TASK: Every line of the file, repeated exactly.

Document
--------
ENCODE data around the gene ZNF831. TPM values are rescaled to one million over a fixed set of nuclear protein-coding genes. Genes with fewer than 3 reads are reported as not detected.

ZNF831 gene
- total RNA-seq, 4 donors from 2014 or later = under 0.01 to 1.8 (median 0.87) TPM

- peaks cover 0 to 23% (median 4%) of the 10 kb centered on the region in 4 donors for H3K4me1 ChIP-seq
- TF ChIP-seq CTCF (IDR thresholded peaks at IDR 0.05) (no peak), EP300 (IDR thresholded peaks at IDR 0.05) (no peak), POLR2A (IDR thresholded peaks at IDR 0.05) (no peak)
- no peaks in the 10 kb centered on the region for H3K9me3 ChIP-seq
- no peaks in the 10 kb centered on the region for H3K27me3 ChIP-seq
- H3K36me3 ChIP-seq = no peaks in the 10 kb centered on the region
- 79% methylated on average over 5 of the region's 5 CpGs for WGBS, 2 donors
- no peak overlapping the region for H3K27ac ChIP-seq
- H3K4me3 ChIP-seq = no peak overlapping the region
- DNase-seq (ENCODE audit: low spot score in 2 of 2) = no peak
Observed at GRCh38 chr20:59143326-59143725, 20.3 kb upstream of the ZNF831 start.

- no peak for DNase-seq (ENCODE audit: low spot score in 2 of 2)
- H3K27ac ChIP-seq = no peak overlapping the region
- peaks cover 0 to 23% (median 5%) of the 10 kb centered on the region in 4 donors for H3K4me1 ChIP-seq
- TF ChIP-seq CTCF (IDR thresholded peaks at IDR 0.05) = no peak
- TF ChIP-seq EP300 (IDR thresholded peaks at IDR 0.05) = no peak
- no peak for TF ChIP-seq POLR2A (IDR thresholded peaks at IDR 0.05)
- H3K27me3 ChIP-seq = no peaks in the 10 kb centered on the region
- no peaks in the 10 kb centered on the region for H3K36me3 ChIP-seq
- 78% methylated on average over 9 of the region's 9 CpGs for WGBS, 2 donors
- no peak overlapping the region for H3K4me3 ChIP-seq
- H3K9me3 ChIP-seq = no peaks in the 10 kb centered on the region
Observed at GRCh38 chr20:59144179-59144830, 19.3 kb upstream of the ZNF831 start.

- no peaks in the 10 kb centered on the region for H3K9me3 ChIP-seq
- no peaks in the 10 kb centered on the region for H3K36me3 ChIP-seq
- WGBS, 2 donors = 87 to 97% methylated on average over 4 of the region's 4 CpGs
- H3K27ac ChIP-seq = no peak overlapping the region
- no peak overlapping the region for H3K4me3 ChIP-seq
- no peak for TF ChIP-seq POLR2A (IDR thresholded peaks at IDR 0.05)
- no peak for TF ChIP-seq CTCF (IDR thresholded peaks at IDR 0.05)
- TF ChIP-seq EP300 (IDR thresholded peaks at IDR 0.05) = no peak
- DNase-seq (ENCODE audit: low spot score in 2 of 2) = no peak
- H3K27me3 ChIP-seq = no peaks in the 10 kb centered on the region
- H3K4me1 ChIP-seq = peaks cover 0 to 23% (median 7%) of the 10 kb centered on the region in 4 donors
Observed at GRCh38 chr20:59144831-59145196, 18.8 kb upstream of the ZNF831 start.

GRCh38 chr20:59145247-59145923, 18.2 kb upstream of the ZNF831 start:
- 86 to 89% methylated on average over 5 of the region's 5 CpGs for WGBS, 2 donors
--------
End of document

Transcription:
ENCODE data around the gene ZNF831. TPM values are rescaled to one million over a fixed set of nuclear protein-coding genes. Genes with fewer than 3 reads are reported as not detected.

ZNF831 gene
- total RNA-seq, 4 donors from 2014 or later = under 0.01 to 1.8 (median 0.87) TPM

- peaks cover 0 to 23% (median 4%) of the 10 kb centered on the region in 4 donors for H3K4me1 ChIP-seq
- TF ChIP-seq CTCF (IDR thresholded peaks at IDR 0.05) (no peak), EP300 (IDR thresholded peaks at IDR 0.05) (no peak), POLR2A (IDR thresholded peaks at IDR 0.05) (no peak)
- no peaks in the 10 kb centered on the region for H3K9me3 ChIP-seq
- no peaks in the 10 kb centered on the region for H3K27me3 ChIP-seq
- H3K36me3 ChIP-seq = no peaks in the 10 kb centered on the region
- 79% methylated on average over 5 of the region's 5 CpGs for WGBS, 2 donors
- no peak overlapping the region for H3K27ac ChIP-seq
- H3K4me3 ChIP-seq = no peak overlapping the region
- DNase-seq (ENCODE audit: low spot score in 2 of 2) = no peak
Observed at GRCh38 chr20:59143326-59143725, 20.3 kb upstream of the ZNF831 start.

- no peak for DNase-seq (ENCODE audit: low spot score in 2 of 2)
- H3K27ac ChIP-seq = no peak overlapping the region
- peaks cover 0 to 23% (median 5%) of the 10 kb centered on the region in 4 donors for H3K4me1 ChIP-seq
- TF ChIP-seq CTCF (IDR thresholded peaks at IDR 0.05) = no peak
- TF ChIP-seq EP300 (IDR thresholded peaks at IDR 0.05) = no peak
- no peak for TF ChIP-seq POLR2A (IDR thresholded peaks at IDR 0.05)
- H3K27me3 ChIP-seq = no peaks in the 10 kb centered on the region
- no peaks in the 10 kb centered on the region for H3K36me3 ChIP-seq
- 78% methylated on average over 9 of the region's 9 CpGs for WGBS, 2 donors
- no peak overlapping the region for H3K4me3 ChIP-seq
- H3K9me3 ChIP-seq = no peaks in the 10 kb centered on the region
Observed at GRCh38 chr20:59144179-59144830, 19.3 kb upstream of the ZNF831 start.

- no peaks in the 10 kb centered on the region for H3K9me3 ChIP-seq
- no peaks in the 10 kb centered on the region for H3K36me3 ChIP-seq
- WGBS, 2 donors = 87 to 97% methylated on average over 4 of the region's 4 CpGs
- H3K27ac ChIP-seq = no peak overlapping the region
- no peak overlapping the region for H3K4me3 ChIP-seq
- no peak for TF ChIP-seq POLR2A (IDR thresholded peaks at IDR 0.05)
- no peak for TF ChIP-seq CTCF (IDR thresholded peaks at IDR 0.05)
- TF ChIP-seq EP300 (IDR thresholded peaks at IDR 0.05) = no peak
- DNase-seq (ENCODE audit: low spot score in 2 of 2) = no peak
- H3K27me3 ChIP-seq = no peaks in the 10 kb centered on the region
- H3K4me1 ChIP-seq = peaks cover 0 to 23% (median 7%) of the 10 kb centered on the region in 4 donors
Observed at GRCh38 chr20:59144831-59145196, 18.8 kb upstream of the ZNF831 start.

GRCh38 chr20:59145247-59145923, 18.2 kb upstream of the ZNF831 start:
- 86 to 89% methylated on average over 5 of the region's 5 CpGs for WGBS, 2 donors